The present invention relates to a liquid crystal display device used for a personal computer, a work station and others, and in particular to a liquid crystal display device employing an attachment structure of a chip component capable of improving productivity and productive capacity of circuit boards of the liquid crystal display device.

Liquid crystal display modules of the STN (Super Twisted Nematic) type or the TFT (Thin Film Transistor) type are widely used as a display device of a notebook personal computer and the like.

Such liquid crystal display modules are comprised of a liquid crystal display panel having a driver circuit section disposed at its periphery and a backlight unit for illuminating the liquid crystal display panel.

The backlight unit includes in a molded case, a light guide for directing light emitted from a light source to uniformly illuminate the entire display area of the liquid crystal display panel, a cold-cathode fluorescent lamp serving a line light source disposed in the vicinity of the side of the light guide in parallel with the side of the light guide, a light diffusing sheet disposed on the light guide, a lens sheet (also called a prism sheet) disposed on the light diffusing sheet, and a reflector sheet extending below the light guide, for example.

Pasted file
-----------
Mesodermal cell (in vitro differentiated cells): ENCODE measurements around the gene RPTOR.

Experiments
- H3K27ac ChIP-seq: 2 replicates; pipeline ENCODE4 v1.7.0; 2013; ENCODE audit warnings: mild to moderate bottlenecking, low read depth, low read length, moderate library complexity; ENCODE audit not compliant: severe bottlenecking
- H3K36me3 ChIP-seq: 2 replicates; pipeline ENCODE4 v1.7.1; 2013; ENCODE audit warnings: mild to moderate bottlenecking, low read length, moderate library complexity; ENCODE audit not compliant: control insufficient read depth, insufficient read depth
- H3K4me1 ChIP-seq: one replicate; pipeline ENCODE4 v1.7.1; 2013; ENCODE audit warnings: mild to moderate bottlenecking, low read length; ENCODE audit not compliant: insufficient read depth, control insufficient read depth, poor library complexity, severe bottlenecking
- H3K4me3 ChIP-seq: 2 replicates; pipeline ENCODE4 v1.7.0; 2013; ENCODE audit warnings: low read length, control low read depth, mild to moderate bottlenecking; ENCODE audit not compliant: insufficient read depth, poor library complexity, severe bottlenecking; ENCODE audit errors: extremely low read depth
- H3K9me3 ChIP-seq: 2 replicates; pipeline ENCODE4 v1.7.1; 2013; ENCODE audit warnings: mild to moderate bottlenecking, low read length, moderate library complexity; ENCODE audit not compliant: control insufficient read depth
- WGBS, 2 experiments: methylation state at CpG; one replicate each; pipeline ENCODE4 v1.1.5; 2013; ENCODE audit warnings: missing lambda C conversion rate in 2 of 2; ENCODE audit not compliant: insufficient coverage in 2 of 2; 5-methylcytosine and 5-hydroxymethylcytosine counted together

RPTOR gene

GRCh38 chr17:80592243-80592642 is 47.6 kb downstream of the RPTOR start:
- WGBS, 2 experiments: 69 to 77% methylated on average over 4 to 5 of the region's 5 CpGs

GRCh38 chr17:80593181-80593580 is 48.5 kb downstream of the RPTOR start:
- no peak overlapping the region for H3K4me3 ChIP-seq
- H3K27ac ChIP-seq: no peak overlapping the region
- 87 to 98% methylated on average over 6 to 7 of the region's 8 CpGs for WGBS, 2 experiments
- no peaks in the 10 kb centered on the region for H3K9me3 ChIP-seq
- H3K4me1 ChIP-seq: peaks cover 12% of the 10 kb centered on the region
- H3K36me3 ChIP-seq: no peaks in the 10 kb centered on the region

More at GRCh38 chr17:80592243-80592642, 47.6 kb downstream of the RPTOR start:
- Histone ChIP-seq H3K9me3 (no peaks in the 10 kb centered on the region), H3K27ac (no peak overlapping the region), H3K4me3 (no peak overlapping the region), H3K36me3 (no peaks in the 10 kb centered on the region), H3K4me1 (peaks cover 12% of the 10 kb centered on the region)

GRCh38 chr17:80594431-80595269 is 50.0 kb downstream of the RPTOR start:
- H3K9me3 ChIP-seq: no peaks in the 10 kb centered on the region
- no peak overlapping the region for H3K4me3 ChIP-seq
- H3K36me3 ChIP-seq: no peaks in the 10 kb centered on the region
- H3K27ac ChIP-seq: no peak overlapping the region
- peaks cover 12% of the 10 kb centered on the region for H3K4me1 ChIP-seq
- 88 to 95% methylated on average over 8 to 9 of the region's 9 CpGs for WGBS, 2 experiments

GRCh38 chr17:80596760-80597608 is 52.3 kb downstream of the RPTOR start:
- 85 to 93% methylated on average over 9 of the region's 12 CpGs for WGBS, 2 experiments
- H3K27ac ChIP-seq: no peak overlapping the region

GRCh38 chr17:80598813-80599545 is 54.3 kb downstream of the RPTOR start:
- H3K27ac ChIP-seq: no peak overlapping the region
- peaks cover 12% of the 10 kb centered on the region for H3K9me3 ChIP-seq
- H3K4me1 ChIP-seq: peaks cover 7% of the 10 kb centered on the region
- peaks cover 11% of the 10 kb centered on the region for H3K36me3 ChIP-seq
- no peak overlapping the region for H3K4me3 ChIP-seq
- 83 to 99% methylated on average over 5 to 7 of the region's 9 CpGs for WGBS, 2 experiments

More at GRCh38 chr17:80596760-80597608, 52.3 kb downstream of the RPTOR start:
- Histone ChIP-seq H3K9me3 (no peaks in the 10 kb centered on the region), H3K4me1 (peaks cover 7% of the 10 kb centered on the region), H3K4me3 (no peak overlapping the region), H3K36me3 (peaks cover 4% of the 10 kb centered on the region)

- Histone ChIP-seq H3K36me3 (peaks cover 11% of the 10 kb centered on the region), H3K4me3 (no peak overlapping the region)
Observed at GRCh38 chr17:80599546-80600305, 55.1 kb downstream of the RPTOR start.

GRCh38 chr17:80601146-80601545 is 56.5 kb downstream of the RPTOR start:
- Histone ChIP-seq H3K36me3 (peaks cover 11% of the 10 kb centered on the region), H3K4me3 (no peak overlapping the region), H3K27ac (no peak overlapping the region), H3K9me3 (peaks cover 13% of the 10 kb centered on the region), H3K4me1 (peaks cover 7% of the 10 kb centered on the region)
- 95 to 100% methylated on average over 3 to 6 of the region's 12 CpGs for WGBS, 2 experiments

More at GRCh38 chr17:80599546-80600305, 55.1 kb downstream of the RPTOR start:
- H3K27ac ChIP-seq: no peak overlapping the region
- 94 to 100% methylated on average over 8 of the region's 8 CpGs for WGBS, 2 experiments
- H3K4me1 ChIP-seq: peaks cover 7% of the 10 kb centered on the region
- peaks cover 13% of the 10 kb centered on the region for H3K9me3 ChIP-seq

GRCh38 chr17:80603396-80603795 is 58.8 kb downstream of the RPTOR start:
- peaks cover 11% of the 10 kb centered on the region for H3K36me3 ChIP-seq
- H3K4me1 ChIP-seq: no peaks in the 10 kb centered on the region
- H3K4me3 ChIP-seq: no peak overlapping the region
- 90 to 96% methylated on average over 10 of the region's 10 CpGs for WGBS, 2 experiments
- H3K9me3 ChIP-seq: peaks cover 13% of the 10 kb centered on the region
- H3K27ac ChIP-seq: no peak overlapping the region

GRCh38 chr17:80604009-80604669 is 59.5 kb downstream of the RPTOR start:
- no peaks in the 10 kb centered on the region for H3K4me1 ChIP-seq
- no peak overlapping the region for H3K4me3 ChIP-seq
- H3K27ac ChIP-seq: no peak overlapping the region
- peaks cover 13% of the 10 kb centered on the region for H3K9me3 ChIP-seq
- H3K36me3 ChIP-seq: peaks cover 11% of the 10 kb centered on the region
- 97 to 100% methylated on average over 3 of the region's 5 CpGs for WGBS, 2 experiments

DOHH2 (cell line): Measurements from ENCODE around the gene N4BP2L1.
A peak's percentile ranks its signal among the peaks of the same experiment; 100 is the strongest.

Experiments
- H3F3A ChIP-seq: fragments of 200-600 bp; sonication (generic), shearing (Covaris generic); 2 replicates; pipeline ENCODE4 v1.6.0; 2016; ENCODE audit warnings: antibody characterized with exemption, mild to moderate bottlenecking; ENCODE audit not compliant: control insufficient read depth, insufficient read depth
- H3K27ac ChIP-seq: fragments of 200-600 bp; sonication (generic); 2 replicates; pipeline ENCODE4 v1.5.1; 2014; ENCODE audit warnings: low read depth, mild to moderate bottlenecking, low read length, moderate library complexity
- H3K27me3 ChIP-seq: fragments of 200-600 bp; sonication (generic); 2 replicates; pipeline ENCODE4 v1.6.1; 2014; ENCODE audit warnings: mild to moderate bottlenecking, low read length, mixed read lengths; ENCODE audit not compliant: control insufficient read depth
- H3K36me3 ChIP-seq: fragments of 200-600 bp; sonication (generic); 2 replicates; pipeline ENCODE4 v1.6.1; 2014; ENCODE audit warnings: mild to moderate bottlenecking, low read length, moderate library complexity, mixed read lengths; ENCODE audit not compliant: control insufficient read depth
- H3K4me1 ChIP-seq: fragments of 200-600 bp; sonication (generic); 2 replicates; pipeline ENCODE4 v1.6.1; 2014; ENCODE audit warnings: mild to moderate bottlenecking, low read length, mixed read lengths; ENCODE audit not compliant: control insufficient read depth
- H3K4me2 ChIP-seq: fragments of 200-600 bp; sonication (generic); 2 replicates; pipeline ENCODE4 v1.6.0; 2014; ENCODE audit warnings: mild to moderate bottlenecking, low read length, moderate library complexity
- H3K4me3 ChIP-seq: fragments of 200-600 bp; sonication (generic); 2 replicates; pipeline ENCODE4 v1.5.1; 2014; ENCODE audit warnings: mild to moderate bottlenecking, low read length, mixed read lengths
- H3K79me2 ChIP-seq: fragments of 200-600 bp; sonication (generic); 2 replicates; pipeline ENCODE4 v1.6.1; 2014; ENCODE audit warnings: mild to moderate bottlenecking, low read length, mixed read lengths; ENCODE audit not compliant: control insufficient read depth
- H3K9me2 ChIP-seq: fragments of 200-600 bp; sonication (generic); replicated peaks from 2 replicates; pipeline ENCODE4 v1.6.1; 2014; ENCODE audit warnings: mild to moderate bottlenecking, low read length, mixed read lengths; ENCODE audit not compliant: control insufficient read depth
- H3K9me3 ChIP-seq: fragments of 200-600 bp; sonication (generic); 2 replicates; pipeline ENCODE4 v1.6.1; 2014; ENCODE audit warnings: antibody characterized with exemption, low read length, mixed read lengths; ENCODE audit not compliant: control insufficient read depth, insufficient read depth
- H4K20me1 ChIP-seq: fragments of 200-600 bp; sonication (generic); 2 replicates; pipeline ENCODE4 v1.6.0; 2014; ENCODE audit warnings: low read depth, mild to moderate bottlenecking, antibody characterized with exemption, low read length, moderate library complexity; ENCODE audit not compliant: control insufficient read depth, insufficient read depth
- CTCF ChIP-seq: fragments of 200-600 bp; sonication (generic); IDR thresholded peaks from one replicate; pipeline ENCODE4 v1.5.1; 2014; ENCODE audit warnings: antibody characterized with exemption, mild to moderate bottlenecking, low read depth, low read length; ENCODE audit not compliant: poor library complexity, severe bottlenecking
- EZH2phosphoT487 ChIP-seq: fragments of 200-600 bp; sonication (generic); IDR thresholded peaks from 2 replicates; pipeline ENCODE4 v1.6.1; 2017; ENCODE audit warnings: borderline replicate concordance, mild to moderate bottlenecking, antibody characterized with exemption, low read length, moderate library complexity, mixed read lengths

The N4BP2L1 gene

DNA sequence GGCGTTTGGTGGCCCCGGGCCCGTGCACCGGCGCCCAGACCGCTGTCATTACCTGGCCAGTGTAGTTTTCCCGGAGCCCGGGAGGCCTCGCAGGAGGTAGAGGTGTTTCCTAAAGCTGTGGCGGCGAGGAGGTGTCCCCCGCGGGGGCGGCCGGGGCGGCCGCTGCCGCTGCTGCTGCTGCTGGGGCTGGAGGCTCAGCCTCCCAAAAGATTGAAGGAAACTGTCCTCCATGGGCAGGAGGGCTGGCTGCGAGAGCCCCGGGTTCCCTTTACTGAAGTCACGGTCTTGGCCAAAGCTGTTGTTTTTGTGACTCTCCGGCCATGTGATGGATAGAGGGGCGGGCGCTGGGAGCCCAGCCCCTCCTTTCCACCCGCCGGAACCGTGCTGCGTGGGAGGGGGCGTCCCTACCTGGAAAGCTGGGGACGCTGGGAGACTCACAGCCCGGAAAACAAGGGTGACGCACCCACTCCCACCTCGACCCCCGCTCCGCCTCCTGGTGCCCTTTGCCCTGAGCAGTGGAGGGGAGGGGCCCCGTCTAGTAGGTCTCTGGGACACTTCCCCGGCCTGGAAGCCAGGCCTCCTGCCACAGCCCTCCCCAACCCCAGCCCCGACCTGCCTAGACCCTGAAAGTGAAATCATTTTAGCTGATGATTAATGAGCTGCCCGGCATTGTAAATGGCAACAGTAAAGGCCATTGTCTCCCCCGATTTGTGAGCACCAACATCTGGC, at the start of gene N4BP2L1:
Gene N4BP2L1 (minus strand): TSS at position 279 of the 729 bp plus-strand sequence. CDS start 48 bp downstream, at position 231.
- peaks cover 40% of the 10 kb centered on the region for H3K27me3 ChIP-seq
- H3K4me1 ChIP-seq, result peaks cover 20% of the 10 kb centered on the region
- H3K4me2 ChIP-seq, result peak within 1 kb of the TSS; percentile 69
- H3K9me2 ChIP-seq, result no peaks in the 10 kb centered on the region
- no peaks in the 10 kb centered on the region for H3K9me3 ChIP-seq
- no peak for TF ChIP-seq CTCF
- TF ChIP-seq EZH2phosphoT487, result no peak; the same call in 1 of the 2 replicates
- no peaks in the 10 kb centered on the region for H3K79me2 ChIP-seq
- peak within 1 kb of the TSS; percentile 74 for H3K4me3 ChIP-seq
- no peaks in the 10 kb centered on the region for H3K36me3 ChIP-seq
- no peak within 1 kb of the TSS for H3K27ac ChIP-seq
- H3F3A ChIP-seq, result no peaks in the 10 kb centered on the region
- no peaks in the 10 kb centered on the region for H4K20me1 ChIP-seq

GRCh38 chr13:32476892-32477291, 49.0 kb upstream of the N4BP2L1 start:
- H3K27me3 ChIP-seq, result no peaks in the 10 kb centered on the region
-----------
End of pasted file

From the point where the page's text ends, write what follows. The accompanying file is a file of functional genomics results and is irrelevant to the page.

Such techniques are described in Japanese Patent Publication No. Sho 60-19474 and Japanese Utility Model Application Laid-open No. Hei 4-22780, for example.

Generally, a liquid crystal display module is equipped with a driver circuit board (TCON board) having mounted thereon a display control device for controlling and driving the driver circuit section of the liquid crystal display panel, and chip components such as resistor elements are soldered on the driver circuit board.

A lead (Pb)-containing solder paste (Sn-37Pb) has been used for soldering the chip components. But there is a demand that lead-free solder pastes should be used instead of lead-containing solder pastes so as to improve mechanical characteristics (adhesion). However, there has been a problem in that, if a lead-free solder (e.g., an Sn-3.5 Ag-0.7Cu solder) is used instead of a conventional solder (Sn-37 Pb), defective soldering of chip components (a chip standing phenomenon) occurs frequently due to a higher melting point of the lead-free solder. While the melting point of the Sn-37Pb system solder is 183° C., the melting points of lead-free solders are usually equal to or more than 200° C. Greater detail of lead-free solders is contained in U.S. Pat. No. 5,942,185 issued on Aug. 24, 1999 and U.S. Pat. No. 5,918,795 issued on Jul. 6, 1999. These two patents are incorporated by reference herein for the purpose of disclosure.